THE BLOG

Release Children Into the Wild

14/08/2013 17:44 BST | Updated 14/10/2013 10:12 BST
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If we treated our dogs like we treated our children there would be uproar. With heavy boots, the RSPCA would be making matchwood of front doors up and down the country. You'd see tired-looking animals, squinting up at the sunlight and bundled in blankets being driven at top-speed to the local sanctuary.

Think I'm exaggerating? A lot of people agree with me. A 2008 survey by Play England revealed that two thirds of parents think children have less freedom to roam than free-range chickens.

Our nation's kids wouldn't even get a Freedom Food seal of approval. They're battery hens.

In Britain we're raising our children to lead sedentary, indoors lives. Poll after poll shows a downward trend in children's independent mobility. This year's Playday survey found that half of adults played out at least seven times a week when they were children. Today, it's less than a quarter.

They reckon that the area in which children roam has shrunk by 90% over the past 50 years. Whilst making my new documentary film, PROJECT WILD THING, I realised that this statistic is reflected in my own family. My mother roamed in about 50 square miles. I roamed in one square mile. My two children are free to roam just in 18 square yards.

When we do let our kids out, we follow them around like paranoid bodyguards. The number of parents ferrying their kids around has shot up, whilst children's independent mobility has plummeted. In 1971, when I was born, 80% of parents of seven year olds said their child was allowed to come home from school alone. By 2010 the figure was just 6%.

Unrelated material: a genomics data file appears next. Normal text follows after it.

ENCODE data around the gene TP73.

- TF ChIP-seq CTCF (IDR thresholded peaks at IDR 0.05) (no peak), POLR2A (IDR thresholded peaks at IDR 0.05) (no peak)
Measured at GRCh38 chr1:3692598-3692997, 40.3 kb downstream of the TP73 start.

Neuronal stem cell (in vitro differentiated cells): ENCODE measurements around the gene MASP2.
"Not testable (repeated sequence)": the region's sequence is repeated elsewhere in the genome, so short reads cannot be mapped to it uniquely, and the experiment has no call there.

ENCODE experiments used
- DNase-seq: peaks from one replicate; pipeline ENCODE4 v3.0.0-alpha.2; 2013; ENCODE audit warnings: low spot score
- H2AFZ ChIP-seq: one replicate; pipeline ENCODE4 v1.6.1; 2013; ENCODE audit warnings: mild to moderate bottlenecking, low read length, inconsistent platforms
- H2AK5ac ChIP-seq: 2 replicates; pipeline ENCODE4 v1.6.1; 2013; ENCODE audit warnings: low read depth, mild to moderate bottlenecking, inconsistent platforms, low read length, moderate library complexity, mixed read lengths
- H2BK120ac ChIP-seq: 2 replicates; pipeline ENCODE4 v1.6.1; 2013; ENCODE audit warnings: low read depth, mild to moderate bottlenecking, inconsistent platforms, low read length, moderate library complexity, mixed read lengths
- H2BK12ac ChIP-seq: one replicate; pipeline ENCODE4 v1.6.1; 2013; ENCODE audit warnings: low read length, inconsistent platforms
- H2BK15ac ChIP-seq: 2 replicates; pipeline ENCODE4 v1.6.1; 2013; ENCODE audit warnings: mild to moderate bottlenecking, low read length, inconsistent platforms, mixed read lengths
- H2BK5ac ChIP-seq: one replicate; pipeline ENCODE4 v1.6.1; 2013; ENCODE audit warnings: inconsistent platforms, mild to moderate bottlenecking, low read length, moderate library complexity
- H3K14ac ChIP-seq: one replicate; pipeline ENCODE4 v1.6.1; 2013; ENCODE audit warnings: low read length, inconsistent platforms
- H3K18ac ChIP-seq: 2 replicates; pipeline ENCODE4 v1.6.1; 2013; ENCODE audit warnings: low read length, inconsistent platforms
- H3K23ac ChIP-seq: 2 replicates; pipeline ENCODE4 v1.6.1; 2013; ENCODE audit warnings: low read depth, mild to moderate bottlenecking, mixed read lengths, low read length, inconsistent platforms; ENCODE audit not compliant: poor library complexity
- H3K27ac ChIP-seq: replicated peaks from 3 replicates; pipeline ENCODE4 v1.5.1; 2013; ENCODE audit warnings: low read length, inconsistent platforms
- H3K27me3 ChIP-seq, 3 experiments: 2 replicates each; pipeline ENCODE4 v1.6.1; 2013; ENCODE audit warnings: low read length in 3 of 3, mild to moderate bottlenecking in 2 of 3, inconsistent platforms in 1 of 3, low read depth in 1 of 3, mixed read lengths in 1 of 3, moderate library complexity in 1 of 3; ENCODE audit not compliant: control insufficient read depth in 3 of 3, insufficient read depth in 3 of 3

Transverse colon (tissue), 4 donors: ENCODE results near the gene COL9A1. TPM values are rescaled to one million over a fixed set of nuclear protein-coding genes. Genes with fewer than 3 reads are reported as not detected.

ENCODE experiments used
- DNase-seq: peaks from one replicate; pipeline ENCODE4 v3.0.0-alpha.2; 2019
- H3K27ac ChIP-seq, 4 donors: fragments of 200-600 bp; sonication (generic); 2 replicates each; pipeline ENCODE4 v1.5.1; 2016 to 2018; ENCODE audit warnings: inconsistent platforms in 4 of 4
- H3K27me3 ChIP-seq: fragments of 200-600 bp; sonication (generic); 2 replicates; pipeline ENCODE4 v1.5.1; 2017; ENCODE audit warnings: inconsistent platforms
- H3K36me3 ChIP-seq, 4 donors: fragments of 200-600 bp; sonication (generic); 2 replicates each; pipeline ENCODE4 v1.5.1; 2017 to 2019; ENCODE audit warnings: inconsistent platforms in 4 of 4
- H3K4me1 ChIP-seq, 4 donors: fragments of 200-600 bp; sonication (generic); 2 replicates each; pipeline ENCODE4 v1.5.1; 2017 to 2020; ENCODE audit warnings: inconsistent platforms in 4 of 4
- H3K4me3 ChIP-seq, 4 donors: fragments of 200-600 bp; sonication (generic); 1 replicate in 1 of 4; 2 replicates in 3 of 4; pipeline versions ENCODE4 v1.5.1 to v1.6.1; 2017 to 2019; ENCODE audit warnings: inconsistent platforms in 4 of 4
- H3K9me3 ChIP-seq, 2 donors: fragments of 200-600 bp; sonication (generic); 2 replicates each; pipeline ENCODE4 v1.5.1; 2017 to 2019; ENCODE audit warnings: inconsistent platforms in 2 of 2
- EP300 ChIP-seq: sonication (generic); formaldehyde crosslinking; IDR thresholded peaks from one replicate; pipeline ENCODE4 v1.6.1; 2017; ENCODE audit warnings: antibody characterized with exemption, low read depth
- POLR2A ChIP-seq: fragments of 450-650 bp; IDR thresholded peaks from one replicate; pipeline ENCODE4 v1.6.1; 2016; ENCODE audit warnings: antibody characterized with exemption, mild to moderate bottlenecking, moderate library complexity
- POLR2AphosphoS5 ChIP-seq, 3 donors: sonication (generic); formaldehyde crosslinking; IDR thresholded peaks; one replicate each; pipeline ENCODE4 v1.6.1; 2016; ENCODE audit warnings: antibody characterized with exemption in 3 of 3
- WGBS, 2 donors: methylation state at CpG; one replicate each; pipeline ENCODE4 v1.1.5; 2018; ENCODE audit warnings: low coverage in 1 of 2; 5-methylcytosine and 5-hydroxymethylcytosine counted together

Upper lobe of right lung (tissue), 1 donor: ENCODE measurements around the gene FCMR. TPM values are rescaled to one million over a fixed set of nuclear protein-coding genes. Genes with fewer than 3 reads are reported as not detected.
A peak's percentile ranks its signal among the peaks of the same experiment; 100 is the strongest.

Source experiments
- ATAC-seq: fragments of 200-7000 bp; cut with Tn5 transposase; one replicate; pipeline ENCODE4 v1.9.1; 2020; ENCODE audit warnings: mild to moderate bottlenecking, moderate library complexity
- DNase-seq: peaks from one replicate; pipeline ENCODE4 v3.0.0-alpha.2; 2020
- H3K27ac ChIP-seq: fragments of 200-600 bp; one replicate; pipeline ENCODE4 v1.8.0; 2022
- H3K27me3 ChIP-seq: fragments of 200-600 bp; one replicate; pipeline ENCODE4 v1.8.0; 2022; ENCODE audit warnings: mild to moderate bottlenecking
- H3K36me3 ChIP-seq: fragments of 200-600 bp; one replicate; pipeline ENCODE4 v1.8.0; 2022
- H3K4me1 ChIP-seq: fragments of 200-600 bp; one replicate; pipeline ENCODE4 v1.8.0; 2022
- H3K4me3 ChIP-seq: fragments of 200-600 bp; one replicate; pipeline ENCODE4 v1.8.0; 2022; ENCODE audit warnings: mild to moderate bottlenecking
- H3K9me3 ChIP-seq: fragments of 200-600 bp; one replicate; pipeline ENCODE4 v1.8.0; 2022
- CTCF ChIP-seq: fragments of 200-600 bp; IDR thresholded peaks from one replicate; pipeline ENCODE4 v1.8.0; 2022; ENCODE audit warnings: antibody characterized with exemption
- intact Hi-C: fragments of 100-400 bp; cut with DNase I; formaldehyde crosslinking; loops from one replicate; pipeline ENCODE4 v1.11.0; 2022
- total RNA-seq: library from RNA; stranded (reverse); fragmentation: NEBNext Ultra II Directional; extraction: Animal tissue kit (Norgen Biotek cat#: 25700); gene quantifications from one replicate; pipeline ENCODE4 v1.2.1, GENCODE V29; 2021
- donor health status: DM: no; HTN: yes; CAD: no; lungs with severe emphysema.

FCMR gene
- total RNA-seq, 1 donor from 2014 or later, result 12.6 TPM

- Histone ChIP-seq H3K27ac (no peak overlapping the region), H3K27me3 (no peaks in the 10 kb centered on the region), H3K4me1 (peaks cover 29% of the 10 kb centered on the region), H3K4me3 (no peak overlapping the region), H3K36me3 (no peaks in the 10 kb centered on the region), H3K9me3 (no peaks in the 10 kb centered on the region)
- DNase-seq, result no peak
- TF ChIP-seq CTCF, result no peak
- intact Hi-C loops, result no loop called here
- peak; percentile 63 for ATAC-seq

We know the excuses: roads are busier, there are dangerous strangers at the park, my child might annoy the neighbours... I understand all these worries - I'm a parent myself and I get scared when my kids are close to a busy road. But we've got to stop projecting our fears and prejudices onto our children's lives. Keeping them inside and wrapping them in cotton wool doesn't make them any safer. In fact, it's doing them harm.

Twice as many kids are admitted to A&E each year after falling out of bed than are injured falling out of trees. Children are at greater risk of being preyed upon by strangers through their computer, than they are at the park or on the streets. Time spent by children on screens is time spent at the mercy of adverts - which are designed to make children want more expensive indoor entertainment.

Playing outdoors is good for children. It makes for happy, healthy kids. Yet still we persist in letting them stay indoors. We're scared to let them play anywhere other than their bedroom or the garden, where we can keep a keen watch over them.

So this summer I'm determined to try something different. I'm releasing my two children into the wild.

Let your children roam free. Don't let them become battery hens.

David Bond's new documentary film, PROJECT WILD THING, is released in cinemas nationwide from 25 October. Find out more and join the movement at www.projectwildthing.com